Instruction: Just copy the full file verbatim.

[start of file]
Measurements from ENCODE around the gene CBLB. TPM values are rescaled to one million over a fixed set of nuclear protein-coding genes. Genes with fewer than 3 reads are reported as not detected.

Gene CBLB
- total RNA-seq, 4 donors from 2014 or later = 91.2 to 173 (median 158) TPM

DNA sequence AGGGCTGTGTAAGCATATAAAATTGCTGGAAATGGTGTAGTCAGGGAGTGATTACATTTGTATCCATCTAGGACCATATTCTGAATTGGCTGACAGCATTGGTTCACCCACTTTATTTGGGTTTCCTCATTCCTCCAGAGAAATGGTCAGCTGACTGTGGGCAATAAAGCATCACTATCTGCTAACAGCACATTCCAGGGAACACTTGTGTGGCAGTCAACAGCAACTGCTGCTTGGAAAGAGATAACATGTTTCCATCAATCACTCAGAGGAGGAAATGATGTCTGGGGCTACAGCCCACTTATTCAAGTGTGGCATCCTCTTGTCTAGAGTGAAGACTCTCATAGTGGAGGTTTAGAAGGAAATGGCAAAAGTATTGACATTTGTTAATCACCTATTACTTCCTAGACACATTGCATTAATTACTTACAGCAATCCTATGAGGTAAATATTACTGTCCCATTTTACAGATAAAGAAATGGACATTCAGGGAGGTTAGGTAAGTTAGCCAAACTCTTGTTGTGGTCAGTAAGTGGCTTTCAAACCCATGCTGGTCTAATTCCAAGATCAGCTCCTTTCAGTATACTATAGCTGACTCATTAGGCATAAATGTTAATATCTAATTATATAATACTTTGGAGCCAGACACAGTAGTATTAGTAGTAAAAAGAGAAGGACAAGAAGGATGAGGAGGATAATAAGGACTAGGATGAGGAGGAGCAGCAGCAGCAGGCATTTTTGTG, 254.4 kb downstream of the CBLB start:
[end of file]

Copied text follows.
Measurements from ENCODE around the gene CBLB. TPM values are rescaled to one million over a fixed set of nuclear protein-coding genes. Genes with fewer than 3 reads are reported as not detected.

Gene CBLB
- total RNA-seq, 4 donors from 2014 or later = 91.2 to 173 (median 158) TPM

DNA sequence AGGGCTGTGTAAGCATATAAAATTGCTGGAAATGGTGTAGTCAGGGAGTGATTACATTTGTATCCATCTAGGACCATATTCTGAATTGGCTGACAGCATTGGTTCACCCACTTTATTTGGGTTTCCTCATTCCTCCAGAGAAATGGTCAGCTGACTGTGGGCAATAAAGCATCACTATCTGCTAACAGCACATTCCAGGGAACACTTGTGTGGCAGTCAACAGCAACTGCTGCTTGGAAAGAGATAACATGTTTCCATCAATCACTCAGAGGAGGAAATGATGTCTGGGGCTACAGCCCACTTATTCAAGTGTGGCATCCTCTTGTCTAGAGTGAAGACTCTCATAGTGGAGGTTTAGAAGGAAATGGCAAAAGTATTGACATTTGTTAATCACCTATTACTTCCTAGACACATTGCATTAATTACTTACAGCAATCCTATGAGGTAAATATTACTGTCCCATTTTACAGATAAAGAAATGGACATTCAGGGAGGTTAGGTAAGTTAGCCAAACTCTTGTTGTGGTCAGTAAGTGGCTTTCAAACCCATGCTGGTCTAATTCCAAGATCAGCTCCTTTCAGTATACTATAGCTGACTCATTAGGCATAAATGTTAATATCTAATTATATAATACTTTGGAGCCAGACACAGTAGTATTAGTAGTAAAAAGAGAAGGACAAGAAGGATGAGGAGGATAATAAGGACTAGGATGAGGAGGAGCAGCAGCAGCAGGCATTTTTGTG, 254.4 kb downstream of the CBLB start: